The Los Angeles Fire Department (LAFD) serves the neighborhood with Station No. 3 in the Business District, one in the West and Station No. 9 in Skid Row. Station No. 9 operates one engine, one truck, two ALS rescue ambulances, and one BLS rescue ambulance. It currently is the busiest firehouse in Los Angeles.[30] Fire engines and ambulances serving the neighborhood have historically had "Skid Row" emblazoned on their sides.[31] On June 1, 2006, the Los Angeles Times reported that fire officials planned to change the legend on the vehicles to read "Central City East". Many residents supported the change, but it was opposed by firefighters and some residents who take pride in the sense that they live in a tough area.[31]

The Los Angeles County Department of Health Services operates the Central Health Center in Downtown Los Angeles, serving Skid Row.[32]

Services for homeless people in Los Angeles are centralized in Skid Row.[33] Examples include the Volunteers of America, the Union Rescue Mission, The Jonah Project, Downtown Mental Health (a branch of the Department of Mental Health), LAMP, Downtown Women's Center, The Weingart Foundation, Los Angeles Mission, Fred Jordan Mission, The Society of St. Vincent de Paul's Cardinal Manning Center,[34] and Midnight Mission. In 2007, Union Rescue Mission opened Hope Gardens, a facility outside of Skid Row which is exclusively for women and children.[35]


The Skid Row City Limits Mural
  • Star Apartments, a residential housing complex opened in October 2012, built specifically for the needs of the homeless.[36]
  • Indian Alley is the unofficial name given to a stretch of alley, in reference to the significance the area held for indigent American Indians from the 1970s to the 1990s.[37] Indian Alley comprises a block of Werdin Place, running south from Winston Street to East 5th Street, it is bounded to the west by Main Street and to the east by Los Angeles Street.[37]
  • The Skid Row City Limits Mural is an 18-by-50-foot mural displayed at San Julian Street, created in 2014. It features a map demarcating Skid Row's officially recognized boundaries alongside an official-looking sign, replete with city seal, reading "Skid Row City Limit, Population: Too Many." This is the initial installation of a mural project that is planned to eventually cover the whole wall on the San Julian block north of 6th Street. Installed in compliance with the city's mural ordinance, the project was organized by Skid Row activist General Jeff Page with local street art crew Winston Death Squad, and carried out with the labor of Skid Row citizens. Los Angeles City Councilman Jose Huizar's office has hailed the mural, saying, "It's community pride on the one hand, it's cleverly done and it creates conversation and debate, which often great public art does." [38][39]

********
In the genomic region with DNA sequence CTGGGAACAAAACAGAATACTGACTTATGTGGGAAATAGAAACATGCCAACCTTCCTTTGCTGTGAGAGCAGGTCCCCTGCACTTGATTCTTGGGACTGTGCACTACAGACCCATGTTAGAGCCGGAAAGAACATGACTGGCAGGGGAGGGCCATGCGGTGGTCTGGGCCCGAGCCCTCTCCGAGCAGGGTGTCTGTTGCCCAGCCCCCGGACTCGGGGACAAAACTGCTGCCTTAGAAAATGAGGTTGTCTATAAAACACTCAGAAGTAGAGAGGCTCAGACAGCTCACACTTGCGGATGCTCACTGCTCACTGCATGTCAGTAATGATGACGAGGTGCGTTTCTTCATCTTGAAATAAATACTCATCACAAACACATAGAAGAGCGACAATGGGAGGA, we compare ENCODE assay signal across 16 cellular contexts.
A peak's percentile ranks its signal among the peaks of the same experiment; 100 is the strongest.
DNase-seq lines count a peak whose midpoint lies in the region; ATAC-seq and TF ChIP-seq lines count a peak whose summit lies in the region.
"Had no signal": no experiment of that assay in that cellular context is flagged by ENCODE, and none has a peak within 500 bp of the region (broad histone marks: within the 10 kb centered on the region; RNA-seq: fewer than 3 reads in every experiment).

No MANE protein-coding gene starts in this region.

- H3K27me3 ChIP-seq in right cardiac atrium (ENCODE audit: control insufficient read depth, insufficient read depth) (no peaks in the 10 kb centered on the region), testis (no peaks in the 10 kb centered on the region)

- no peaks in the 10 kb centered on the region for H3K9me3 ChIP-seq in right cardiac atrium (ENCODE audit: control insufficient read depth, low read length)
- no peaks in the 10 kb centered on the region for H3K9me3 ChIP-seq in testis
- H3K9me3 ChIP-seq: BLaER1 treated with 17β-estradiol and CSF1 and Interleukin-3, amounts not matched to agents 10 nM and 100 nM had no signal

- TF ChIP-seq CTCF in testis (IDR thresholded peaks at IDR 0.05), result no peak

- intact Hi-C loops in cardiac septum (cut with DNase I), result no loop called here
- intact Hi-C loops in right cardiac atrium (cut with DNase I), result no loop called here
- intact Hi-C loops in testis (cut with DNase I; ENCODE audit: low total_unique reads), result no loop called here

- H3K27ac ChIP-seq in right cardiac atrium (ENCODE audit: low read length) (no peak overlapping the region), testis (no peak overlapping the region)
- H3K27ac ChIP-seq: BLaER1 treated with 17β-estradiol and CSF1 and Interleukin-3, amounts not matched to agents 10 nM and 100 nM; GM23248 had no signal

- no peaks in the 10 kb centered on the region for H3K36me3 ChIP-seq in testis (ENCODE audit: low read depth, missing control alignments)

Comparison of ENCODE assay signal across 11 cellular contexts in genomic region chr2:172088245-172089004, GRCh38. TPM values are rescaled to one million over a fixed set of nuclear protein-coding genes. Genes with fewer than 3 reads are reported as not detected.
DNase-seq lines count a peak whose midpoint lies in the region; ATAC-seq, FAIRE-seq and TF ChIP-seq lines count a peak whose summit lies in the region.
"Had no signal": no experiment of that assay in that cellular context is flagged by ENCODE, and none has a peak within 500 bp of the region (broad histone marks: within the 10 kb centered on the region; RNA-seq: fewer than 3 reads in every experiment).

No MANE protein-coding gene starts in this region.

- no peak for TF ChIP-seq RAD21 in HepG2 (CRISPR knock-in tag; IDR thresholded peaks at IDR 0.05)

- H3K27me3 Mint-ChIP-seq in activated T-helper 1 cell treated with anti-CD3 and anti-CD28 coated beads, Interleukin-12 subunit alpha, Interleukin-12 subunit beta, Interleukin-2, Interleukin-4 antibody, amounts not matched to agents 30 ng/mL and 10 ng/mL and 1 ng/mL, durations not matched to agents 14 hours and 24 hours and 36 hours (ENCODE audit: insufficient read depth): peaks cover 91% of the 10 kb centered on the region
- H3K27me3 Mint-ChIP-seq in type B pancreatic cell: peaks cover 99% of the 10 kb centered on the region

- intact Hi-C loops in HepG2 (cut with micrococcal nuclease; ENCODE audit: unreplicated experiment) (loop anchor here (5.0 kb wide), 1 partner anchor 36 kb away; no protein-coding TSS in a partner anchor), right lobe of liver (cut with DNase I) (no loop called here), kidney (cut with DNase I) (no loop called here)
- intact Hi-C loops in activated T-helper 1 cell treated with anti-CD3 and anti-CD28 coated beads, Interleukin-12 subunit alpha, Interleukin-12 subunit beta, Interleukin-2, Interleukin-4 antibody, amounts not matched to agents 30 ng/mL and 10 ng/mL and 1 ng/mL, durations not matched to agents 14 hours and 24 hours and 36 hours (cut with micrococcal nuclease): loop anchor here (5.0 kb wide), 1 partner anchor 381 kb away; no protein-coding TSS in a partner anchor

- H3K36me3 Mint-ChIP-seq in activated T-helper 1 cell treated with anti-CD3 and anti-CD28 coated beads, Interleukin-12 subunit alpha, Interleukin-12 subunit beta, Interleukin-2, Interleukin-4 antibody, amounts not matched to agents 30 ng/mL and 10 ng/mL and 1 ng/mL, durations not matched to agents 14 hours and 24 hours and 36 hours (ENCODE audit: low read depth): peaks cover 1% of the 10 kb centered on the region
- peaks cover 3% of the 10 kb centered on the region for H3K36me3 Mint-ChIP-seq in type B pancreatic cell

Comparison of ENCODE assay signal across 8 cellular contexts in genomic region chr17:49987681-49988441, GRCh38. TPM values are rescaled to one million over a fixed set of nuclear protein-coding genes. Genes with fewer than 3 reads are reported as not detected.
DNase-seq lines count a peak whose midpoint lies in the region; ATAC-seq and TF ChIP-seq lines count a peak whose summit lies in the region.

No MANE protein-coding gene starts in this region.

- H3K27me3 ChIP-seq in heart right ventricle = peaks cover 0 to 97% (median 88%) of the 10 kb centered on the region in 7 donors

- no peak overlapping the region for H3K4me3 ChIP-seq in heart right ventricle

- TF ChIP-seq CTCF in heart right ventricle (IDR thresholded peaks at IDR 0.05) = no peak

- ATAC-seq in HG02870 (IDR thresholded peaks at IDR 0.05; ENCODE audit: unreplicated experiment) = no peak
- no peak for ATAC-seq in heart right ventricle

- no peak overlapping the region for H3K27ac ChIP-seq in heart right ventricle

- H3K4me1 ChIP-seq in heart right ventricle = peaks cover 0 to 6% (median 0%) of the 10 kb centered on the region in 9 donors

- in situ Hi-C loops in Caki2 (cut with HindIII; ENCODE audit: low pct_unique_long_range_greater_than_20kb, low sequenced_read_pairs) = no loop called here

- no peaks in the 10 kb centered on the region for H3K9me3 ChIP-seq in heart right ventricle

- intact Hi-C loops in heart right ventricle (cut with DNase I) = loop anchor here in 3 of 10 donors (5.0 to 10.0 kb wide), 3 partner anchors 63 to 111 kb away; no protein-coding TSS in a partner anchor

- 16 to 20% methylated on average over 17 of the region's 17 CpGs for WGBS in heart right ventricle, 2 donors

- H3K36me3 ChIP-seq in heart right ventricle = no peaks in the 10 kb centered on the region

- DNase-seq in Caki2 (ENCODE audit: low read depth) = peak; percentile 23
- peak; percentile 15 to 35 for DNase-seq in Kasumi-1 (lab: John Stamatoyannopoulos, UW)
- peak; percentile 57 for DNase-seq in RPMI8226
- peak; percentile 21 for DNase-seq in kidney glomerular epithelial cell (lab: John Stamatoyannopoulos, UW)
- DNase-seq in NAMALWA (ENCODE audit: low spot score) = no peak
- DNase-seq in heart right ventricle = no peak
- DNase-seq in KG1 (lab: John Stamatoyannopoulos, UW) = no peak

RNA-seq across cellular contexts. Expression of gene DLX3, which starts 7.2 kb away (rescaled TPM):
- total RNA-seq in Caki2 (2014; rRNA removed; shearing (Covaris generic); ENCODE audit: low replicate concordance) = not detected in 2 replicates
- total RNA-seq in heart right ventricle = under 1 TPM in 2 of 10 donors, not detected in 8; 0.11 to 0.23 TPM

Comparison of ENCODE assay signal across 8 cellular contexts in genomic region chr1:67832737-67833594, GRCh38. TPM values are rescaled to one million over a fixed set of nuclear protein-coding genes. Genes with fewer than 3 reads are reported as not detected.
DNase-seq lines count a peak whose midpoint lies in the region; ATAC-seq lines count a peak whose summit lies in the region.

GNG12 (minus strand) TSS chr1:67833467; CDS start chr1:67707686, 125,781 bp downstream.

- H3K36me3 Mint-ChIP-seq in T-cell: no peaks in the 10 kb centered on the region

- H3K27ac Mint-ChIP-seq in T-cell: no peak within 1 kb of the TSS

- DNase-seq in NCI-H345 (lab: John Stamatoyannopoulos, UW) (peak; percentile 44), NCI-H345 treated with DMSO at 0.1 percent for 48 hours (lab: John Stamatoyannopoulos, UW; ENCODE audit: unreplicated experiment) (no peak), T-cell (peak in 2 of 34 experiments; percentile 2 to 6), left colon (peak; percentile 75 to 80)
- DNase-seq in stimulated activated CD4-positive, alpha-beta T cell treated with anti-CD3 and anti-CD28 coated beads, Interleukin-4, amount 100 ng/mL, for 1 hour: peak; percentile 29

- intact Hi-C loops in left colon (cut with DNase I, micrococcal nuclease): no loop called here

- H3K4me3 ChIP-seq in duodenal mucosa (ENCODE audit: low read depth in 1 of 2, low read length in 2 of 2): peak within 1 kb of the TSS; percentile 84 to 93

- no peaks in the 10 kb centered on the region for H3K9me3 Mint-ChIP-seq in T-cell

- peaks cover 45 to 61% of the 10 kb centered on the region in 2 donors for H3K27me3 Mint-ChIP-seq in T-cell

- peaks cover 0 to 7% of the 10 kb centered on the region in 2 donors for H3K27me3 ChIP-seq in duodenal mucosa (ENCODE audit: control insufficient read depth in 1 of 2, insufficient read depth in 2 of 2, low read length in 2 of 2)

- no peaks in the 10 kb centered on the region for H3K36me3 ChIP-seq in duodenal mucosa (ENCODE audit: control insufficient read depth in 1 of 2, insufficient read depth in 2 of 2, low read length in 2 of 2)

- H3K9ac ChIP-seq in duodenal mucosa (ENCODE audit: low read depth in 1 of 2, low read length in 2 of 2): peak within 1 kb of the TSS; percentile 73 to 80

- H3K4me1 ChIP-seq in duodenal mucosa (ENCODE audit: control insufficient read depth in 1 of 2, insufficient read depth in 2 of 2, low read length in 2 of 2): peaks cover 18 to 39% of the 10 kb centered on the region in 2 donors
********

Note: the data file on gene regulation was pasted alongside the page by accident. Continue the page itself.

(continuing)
In popular culture[edit]

In Skid Row, tents line entire city blocks

The site has appeared as a location in several movies, including The Sting, and television shows such as Starsky & Hutch, Baretta, and Quincy ME;[40][41][42][43] the 1960 comedy horror film The Little Shop of Horrors is set in Skid Row; however, the location of the 1982 musical (and its 1986 film adaptation) was moved to New York City (although the song Skid Row (Downtown) exists in both).

Skid Row was also used as a location for filming the music video for the Michael Jackson song "Beat It".[44]

It was featured as the base of operations for Riley North in the film Peppermint.

The heavy metal band Skid Row was named after this area.

American singer-songwriter Lana Del Rey mentions the area in her 2012 song Cola, in the lyric "I wear my diamonds on Skid Row."

Electronic artist James Ferraro's album Skid Row is conceptualized around the area.

Notable residents[edit]


The community is served primarily by 10 Los Angeles County Metropolitan Transportation Authority bus lines:[49]

Local lines[edit]

Line 16/316 — Downtown Los Angeles to Century City (via Fifth and Sixth streets)

Line 18Koreatown to Montebello (via Fifth and Sixth streets)

Line 20 — Downtown Los Angeles to Westwood (via Seventh Street)

Line 51/351Compton to Wilshire/Vermont Station (via Seventh and San Pedro streets)

Line 52Harbor Gateway Transit Center to Wilshire/Vermont Station (via Seventh Street, San Pedro Street, and Avalon Boulevard)

Line 53California State University, Dominguez Hills to Downtown Los Angeles (via Fifth and Sixth streets)

Line 60Artesia Station to Downtown Los Angeles (via Seventh Street)

Line 62Hawaiian Gardens to Downtown Los Angeles (via Fifth and Sixth streets)

Rapid lines[edit]

Metro Rapid Line 720Commerce to Santa Monica (via Fifth and Sixth streets)

Metro Rapid Line 760Artesia Station to Downtown Los Angeles (via Seventh Street)

See also[edit]

Further reading[edit]

  • Down, Out, and Under Arrest: Policing and Everyday Life in Skid Row by Forrest Stuart, 2016, University of Chicago Press


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  49. ^ Metro System Map[permanent dead link]

External links[edit]